pica

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See also: Pica, piča, and píča

English[edit]

Pronunciation[edit]

Etymology 1[edit]

From Latin pīca ‎(magpie, jay) (from the idea that magpies will eat almost anything).

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Noun[edit]

pica ‎(usually uncountable, plural picas)

  1. (medicine) A disorder characterized by craving and appetite for non-edible substances, such as ice, clay, chalk, dirt, or sand.
    • 1986, George S Baroff, Mental retardation: nature, cause, and management:
      The three most common nonfood picas were eating of strings and rags; feces, vomit, and urine; and paper, cigarettes, and soil.
Synonyms[edit]
Translations[edit]

Etymology 2[edit]

From Medieval Latin pica ‎(pica: a service book), possibly from Latin pīca ‎(magpie) after the piebald appearance of the typeset page (cf. pie, "disordered type"). The relation to the printer's measure is unclear, as no edition of the text in pica type is known. The French pica derives from English rather than vice versa.[1]

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Noun[edit]

pica ‎(countable and uncountable, plural picas)

  1. (typography, printing, uncountable) A size of type between small pica and English, standardized as 12-point.
  2. (typography, uncountable, usually with qualifier) A font of this size.
  3. (typography, countable) A unit of length equivalent to 12 points, officially 3583 cm (0.166 in) after 1886 but now (computing) 16 in.
  4. (uncommon, ecclesiastical) A pie or directory: the book directing Roman Catholic observance of saints' days and other feasts under various calendars.
Derived terms[edit]
Translations[edit]
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Etymology 3[edit]

Noun[edit]

pica ‎(plural picas)

  1. Archaic form of pika. (small rodent)
    • 1895, Richard Lydekker, The Royal Natural History (volume 3, page 190)
      Most travellers in the Himalaya are familiar with the pretty little Rodents, known as picas, tailless hares, or mouse-hares, which may be seen in the higher regions []

Anagrams[edit]

References[edit]

  1. 1.0 1.1 1.2 Oxford English Dictionary, 3rd ed. "pica, n.1" & "pica, n.2". Oxford University Press (Oxford), 2006.

Catalan[edit]

Noun[edit]

pica f ‎(plural piques)

  1. bowl
  2. sink

Latin[edit]

Etymology[edit]

From Proto-Indo-European *(s)peyk- ‎(woodpecker; magpie).

Pronunciation[edit]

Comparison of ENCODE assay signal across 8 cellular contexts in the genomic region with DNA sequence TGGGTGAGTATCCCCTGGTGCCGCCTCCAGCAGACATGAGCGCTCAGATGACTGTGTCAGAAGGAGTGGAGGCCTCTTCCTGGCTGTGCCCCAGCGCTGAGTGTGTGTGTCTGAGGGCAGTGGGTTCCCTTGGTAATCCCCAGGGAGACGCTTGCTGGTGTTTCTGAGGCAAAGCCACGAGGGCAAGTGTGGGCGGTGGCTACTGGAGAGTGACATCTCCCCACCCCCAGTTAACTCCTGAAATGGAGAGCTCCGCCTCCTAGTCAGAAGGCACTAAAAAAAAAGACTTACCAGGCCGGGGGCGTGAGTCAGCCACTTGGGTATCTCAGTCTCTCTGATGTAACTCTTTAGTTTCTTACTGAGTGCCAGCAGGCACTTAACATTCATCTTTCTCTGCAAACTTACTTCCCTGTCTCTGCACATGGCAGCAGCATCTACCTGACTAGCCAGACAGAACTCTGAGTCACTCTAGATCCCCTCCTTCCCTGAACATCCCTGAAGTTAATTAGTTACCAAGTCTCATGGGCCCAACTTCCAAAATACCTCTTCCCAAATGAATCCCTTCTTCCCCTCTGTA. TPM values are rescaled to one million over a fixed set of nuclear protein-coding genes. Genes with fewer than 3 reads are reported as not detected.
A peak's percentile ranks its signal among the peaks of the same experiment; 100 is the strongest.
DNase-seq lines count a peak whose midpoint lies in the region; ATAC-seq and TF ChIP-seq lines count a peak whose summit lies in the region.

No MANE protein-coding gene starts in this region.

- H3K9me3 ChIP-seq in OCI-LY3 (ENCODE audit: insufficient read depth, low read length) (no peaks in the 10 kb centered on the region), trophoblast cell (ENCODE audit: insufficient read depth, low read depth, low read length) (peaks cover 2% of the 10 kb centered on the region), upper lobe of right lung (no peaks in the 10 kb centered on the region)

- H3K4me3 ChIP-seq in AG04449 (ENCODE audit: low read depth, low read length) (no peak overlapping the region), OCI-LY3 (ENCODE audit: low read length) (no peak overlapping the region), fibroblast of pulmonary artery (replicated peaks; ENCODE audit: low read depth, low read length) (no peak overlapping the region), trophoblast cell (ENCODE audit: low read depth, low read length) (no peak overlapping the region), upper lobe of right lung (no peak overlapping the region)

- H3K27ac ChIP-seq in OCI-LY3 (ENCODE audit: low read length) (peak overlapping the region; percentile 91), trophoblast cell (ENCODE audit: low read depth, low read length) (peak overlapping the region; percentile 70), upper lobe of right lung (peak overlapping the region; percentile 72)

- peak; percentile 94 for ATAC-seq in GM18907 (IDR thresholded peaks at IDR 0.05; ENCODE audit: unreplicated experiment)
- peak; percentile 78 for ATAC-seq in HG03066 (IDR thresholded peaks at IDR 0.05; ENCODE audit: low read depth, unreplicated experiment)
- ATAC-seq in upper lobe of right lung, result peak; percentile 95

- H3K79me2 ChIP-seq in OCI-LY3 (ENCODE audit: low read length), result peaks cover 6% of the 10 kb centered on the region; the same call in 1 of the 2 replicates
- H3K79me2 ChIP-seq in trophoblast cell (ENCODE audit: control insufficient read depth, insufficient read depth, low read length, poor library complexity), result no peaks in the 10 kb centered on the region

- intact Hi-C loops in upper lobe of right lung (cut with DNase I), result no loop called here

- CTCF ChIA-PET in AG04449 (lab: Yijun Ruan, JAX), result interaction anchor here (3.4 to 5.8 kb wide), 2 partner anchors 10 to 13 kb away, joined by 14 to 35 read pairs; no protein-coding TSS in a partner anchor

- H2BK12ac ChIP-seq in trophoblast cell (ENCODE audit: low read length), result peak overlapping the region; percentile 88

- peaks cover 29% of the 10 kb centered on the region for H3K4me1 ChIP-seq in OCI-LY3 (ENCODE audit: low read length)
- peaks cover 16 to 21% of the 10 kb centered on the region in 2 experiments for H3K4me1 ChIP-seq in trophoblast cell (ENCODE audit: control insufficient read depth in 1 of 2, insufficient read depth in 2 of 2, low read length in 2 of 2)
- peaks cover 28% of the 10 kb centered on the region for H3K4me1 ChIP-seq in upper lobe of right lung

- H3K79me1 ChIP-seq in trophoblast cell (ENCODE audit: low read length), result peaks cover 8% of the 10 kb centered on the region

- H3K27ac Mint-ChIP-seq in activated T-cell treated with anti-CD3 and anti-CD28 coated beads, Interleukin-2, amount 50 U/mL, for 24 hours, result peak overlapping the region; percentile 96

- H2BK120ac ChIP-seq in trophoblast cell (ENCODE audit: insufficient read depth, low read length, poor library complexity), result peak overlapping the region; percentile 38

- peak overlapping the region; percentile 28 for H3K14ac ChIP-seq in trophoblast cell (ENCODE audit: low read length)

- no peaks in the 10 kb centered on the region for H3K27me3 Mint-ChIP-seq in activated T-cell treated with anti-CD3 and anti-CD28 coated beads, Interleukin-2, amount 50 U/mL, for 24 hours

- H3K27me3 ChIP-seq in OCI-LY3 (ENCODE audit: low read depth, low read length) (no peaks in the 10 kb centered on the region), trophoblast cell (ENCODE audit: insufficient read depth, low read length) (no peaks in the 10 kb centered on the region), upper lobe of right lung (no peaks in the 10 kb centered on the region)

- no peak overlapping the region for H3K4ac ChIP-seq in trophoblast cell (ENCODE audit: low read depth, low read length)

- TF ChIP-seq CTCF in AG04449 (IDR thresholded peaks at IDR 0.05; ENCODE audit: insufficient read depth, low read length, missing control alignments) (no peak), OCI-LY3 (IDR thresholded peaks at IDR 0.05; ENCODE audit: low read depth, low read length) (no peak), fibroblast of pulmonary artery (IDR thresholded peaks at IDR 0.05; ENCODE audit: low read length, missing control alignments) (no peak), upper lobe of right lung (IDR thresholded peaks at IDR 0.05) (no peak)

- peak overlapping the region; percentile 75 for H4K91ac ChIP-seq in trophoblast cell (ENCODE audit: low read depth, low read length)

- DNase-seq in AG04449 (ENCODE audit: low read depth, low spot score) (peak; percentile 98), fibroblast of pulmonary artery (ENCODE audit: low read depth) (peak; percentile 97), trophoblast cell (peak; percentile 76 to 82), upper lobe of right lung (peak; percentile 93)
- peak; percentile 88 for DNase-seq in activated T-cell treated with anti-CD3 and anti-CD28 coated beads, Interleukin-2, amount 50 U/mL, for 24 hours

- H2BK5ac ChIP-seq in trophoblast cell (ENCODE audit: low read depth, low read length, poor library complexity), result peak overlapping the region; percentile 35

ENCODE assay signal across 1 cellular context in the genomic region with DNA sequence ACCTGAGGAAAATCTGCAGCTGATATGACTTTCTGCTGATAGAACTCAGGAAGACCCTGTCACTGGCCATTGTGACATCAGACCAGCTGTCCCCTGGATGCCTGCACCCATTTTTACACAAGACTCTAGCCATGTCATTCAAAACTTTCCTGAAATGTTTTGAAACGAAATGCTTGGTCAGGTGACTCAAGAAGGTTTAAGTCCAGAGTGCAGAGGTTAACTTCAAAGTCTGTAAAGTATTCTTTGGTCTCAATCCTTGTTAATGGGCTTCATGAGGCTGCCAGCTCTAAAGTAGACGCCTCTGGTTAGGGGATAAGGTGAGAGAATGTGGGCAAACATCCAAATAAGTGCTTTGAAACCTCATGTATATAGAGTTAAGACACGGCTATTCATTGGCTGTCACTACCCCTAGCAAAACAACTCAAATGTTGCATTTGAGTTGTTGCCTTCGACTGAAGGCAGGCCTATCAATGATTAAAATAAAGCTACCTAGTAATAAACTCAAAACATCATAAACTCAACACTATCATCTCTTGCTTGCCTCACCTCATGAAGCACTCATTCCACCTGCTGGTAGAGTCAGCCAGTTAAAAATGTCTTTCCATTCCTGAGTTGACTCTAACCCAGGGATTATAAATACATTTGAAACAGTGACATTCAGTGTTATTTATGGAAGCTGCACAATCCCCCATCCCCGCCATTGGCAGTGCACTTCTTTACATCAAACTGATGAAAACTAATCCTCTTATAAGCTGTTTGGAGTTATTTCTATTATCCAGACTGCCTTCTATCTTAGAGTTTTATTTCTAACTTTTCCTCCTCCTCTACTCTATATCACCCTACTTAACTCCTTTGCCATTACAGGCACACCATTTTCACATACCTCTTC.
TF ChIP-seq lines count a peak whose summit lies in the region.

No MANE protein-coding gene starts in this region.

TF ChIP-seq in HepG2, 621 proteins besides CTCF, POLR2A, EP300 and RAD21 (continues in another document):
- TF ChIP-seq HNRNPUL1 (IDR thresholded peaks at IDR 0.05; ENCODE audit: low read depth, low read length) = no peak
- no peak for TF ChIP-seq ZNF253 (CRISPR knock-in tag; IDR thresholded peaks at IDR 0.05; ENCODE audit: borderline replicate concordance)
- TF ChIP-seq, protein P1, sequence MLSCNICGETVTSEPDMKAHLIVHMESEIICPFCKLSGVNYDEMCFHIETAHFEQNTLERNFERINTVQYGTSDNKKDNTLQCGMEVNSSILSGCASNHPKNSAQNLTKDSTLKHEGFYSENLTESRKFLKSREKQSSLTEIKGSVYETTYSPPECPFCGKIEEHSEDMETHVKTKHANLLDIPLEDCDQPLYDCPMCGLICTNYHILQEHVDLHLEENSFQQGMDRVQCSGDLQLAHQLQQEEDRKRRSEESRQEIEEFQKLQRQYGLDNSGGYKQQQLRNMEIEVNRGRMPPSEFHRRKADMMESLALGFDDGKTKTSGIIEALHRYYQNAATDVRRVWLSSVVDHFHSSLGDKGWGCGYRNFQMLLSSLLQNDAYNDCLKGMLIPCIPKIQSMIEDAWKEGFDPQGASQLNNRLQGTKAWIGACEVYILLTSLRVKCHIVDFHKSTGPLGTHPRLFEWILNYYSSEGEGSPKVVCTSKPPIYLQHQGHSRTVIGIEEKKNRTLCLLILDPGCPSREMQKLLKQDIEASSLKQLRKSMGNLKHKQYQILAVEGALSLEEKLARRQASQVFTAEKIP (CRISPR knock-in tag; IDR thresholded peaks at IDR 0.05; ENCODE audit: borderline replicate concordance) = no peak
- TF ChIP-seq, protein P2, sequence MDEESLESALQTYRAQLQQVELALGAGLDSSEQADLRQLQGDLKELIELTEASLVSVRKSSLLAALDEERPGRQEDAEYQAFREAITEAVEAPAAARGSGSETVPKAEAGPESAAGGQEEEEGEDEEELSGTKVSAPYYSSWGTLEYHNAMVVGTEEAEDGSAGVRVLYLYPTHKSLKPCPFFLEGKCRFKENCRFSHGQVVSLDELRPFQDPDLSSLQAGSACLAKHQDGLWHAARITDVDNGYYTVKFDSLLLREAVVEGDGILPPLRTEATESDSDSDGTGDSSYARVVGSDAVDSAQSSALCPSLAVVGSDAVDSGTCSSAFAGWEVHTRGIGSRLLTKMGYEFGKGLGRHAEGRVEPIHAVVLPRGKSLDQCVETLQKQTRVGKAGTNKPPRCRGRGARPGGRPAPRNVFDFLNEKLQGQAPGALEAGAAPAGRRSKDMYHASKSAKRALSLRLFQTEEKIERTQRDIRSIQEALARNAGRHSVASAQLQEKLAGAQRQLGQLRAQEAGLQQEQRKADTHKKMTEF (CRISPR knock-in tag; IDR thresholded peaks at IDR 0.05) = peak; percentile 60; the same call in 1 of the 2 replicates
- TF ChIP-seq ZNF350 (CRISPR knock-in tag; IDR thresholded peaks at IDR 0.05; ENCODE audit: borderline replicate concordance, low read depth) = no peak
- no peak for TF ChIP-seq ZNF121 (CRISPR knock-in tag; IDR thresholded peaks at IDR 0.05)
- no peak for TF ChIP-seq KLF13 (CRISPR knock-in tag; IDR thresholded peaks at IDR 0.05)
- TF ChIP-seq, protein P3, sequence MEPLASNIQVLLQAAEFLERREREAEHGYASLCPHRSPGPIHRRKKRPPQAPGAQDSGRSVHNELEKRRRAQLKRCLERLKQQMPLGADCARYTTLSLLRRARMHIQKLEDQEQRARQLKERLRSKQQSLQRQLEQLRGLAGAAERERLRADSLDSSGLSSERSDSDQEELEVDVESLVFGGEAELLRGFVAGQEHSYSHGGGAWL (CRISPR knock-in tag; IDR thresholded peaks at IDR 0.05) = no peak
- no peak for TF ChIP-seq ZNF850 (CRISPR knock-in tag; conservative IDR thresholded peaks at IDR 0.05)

Noun[edit]

pīca f ‎(genitive pīcae); first declension

  1. magpie

Inflection[edit]

First declension.

Number Singular Plural
nominative pīca pīcae
genitive pīcae pīcārum
dative pīcae pīcīs
accusative pīcam pīcās
ablative pīcā pīcīs
vocative pīca pīcae

Portuguese[edit]

Noun[edit]

pica f (plural picas)

  1. (slang) dick; prick; penis
  2. (Portugal) jab (medical injection)

Verb[edit]

pica

  1. third-person singular (ele and ela, also used with você and others) present indicative of picar
  2. second-person singular (tu) affirmative imperative of picar

Romanian[edit]

Etymology[edit]

From pic. Compare also Aromanian chicu, chicare.

Verb[edit]

a pica ‎(third-person singular present pică, past participle picat1st conj.

  1. (of a liquid) to drip
  2. (literally and figuratively) to fall
  3. to fail
  4. to come unexpectedly

Conjugation[edit]

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Serbo-Croatian[edit]

Etymology 1[edit]

Hypocoristic form derived from pízda ‎(cunt).

Pronunciation[edit]

  • IPA(key): /pǐːtsa/
  • Hyphenation: pi‧ca

Noun[edit]

píca f (Cyrillic spelling пи́ца)

  1. (vulgar, hypocoristic) cunt, pussy
Declension[edit]

Etymology 2[edit]

From Italian pizza.

Pronunciation[edit]

  • IPA(key): /pîtsa/
  • Hyphenation: pi‧ca

Noun[edit]

pȉca f (Cyrillic spelling пи̏ца)

  1. pizza
Declension[edit]

Slovene[edit]

Etymology[edit]

Borrowing from Italian pizza.

Pronunciation[edit]

Noun[edit]

píca f ‎(genitive píce, nominative plural píce)

  1. pizza

Declension[edit]


Spanish[edit]

Noun[edit]

pica f ‎(plural picas)

  1. pike, lance
  2. pick (digging tool)
  3. (card games) spade

Derived terms[edit]

See also[edit]

Verb[edit]

pica

  1. Informal second-person singular () affirmative imperative form of picar.
  2. Formal second-person singular (usted) present indicative form of picar.
  3. Third-person singular (él, ella, also used with usted?) present indicative form of picar.